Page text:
Ready for a career change? Why not learn to pilot drones?

CINCINNATI -- When local startup Everything but the House withdrew from more than half its geographic markets and axed nearly half its jobs across the country in May, Christopher Hacker was jobless and stranded at 46. 

"I was starting over halfway through life," he said. "I really had no idea what I was going to do."

Ohio Means Jobs gave some of Everything but the House's departing Cincinnati employees, Hacker among them, a $5,000 grant to continue their education and find another job somewhere else. For Hacker, ‘somewhere else' was Flamingo Air -- a company he had never heard of specializing in skills with which he had no experience.

He loved it.

Hacker graduated from Flamingo Air's Worker Bee drone training program, which equipped him and 17 other former EBTH employees with the skills to safely pilot, repair and maintain the unmanned aerial vehicles known as drones.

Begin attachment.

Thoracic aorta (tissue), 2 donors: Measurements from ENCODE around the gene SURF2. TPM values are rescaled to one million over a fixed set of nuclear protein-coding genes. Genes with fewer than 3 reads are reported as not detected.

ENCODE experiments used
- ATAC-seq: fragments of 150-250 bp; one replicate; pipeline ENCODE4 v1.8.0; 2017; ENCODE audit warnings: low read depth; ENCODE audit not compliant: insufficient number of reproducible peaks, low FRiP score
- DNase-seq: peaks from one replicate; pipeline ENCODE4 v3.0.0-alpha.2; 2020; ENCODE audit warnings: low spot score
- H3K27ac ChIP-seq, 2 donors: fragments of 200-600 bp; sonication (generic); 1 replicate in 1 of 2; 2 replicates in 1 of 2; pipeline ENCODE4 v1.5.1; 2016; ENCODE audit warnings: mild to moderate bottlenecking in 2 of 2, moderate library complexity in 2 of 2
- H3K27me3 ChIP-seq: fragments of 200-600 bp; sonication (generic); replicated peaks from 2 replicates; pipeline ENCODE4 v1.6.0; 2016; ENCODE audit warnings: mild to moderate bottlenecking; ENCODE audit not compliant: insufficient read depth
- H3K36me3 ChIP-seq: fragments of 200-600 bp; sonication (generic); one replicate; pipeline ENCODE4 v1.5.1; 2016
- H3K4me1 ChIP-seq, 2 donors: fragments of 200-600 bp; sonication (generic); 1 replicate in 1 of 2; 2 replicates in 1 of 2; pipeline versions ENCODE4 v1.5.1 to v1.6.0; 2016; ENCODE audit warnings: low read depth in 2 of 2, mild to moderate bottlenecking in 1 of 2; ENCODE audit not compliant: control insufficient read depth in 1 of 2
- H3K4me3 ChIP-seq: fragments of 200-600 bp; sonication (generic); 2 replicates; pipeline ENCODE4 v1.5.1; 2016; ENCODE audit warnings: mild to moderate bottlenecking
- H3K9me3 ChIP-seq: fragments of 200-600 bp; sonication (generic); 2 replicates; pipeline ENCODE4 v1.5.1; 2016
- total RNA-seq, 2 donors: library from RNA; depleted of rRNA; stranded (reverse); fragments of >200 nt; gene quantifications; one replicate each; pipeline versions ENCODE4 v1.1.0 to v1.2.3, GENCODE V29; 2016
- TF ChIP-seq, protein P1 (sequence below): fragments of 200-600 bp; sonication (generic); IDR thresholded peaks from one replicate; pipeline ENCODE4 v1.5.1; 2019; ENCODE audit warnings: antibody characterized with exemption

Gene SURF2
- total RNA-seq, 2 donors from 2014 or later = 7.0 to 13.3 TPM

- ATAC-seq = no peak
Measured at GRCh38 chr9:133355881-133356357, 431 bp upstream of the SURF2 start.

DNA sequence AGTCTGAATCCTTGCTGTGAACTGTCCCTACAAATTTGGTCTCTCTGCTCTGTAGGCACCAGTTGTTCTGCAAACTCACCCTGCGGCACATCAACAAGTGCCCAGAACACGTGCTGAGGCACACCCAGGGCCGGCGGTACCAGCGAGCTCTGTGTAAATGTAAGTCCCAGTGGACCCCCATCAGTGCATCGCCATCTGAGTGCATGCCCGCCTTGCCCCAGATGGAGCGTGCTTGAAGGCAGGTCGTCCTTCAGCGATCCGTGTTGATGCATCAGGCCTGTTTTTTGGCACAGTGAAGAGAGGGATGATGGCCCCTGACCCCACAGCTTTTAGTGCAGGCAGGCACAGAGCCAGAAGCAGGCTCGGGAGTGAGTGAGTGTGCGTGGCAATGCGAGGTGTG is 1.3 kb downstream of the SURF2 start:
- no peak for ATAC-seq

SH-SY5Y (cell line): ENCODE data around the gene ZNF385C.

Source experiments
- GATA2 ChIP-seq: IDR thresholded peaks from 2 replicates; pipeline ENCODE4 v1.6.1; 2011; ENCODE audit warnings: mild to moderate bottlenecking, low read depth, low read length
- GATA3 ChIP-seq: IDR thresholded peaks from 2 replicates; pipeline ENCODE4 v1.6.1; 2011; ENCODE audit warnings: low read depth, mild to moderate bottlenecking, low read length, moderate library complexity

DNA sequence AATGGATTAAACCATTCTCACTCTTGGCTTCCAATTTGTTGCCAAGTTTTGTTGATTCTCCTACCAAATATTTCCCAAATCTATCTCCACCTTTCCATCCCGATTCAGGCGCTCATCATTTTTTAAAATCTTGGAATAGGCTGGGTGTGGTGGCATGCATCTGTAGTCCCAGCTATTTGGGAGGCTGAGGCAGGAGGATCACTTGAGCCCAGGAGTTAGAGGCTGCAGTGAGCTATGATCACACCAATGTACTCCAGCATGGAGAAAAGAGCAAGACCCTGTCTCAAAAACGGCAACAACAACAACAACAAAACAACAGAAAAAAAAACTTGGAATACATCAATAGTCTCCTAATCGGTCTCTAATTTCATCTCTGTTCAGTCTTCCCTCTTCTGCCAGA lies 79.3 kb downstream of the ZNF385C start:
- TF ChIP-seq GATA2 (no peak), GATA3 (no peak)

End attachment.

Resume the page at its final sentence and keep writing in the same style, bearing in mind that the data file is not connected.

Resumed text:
"Drone technology is on the cutting edge of new, developing industries," instructor and director of drone operations Tim Marshall said. "You can use drones to change lightbulbs, to paint your house, in search and rescue."

Knowing how to operate and care for them, therefore, is a skill in high demand. The people who graduate from the six-day course become part of a network -- Marshall makes sure they hear about any drone-related job opportunities that come through his inbox. They can also strike out on their own as entrepreneurs.

"Once you're done with the program, you can start your own business repairing drones or you can build custom drones," he said.

It's a possibility that excites Hacker, he said. Even better is knowing he has a future full of new possibilities.

"I'm exuberant," he said. "Over the moon. Even yesterday afternoon, I was speaking with my fiancee, I was driving and I said, ‘I feel like I'm floating, this is so exciting.' Now, I have this exciting career that's just laid out here for me -- for all of us."

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